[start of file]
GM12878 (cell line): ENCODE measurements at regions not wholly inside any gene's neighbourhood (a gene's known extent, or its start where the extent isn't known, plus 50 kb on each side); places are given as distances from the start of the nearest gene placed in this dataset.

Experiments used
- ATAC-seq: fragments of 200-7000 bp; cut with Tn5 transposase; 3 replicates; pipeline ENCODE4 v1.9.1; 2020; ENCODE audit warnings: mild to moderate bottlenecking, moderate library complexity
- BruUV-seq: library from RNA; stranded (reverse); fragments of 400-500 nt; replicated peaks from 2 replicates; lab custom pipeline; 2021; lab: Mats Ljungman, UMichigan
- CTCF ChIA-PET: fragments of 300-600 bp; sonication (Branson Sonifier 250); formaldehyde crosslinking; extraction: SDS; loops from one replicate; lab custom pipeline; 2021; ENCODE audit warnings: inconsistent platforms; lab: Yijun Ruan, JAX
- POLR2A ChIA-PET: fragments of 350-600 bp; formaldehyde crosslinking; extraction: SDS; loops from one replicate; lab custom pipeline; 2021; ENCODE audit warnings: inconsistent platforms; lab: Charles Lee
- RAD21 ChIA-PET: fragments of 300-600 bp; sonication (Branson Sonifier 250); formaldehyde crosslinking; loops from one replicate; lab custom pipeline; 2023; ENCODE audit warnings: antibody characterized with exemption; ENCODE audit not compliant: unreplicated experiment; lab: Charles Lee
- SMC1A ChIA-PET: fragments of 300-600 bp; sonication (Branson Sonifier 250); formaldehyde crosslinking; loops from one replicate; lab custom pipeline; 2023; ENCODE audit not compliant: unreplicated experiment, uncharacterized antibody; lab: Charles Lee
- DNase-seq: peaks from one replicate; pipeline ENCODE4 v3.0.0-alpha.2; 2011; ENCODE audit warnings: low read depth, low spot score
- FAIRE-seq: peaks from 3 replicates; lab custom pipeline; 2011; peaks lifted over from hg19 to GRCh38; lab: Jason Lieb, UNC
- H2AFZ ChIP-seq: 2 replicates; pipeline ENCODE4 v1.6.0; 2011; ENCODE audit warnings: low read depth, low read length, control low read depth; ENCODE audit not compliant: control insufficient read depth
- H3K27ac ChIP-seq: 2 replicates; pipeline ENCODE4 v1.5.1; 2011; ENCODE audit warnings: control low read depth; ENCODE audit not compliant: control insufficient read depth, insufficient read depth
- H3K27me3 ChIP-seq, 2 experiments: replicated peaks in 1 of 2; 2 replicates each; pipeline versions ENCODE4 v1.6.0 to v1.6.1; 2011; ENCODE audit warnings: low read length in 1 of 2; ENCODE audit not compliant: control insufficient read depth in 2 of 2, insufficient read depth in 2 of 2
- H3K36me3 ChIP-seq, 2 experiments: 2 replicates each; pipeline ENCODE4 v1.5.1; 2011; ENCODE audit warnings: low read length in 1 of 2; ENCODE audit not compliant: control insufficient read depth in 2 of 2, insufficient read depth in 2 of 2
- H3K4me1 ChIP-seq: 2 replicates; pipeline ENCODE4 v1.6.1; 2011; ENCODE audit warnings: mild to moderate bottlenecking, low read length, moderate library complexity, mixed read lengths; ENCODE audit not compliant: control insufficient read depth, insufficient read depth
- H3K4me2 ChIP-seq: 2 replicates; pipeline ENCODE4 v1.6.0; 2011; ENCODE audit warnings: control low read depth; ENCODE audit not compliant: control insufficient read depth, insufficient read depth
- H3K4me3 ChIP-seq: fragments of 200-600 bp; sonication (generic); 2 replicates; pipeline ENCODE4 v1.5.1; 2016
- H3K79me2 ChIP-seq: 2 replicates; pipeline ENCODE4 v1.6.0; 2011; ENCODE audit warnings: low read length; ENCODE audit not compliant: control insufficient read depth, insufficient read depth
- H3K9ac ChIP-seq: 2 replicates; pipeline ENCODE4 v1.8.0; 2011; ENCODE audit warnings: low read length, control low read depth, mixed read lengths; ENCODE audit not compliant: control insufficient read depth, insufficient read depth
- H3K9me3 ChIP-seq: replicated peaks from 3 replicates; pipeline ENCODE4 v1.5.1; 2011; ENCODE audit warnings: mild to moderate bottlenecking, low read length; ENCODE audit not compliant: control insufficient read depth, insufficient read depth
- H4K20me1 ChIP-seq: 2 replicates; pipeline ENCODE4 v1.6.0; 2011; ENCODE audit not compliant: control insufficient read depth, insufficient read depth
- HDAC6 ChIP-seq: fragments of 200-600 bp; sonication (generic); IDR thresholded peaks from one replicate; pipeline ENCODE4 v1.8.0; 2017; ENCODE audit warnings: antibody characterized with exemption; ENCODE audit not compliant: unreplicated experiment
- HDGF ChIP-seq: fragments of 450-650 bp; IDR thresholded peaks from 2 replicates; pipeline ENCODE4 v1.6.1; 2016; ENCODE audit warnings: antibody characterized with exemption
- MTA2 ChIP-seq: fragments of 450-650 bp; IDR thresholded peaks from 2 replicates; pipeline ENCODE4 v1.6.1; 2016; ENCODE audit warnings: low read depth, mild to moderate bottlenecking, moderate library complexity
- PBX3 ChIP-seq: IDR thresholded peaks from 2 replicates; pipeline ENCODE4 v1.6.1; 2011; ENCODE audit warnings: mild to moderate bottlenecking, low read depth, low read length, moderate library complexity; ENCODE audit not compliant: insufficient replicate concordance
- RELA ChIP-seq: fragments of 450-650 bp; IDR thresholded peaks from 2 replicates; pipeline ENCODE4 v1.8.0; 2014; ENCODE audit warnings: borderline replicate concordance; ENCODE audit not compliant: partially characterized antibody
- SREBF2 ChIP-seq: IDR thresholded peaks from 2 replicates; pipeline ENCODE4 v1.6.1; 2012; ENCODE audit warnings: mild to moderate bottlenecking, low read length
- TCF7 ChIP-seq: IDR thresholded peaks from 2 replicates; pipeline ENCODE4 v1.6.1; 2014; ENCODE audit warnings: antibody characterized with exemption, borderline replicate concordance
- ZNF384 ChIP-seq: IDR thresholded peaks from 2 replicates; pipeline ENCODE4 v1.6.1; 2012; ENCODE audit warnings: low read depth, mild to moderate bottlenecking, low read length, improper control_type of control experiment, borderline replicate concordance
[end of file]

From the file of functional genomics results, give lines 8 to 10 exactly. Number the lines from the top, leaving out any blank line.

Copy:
- SMC1A ChIA-PET: fragments of 300-600 bp; sonication (Branson Sonifier 250); formaldehyde crosslinking; loops from one replicate; lab custom pipeline; 2023; ENCODE audit not compliant: unreplicated experiment, uncharacterized antibody; lab: Charles Lee
- DNase-seq: peaks from one replicate; pipeline ENCODE4 v3.0.0-alpha.2; 2011; ENCODE audit warnings: low read depth, low spot score
- FAIRE-seq: peaks from 3 replicates; lab custom pipeline; 2011; peaks lifted over from hg19 to GRCh38; lab: Jason Lieb, UNC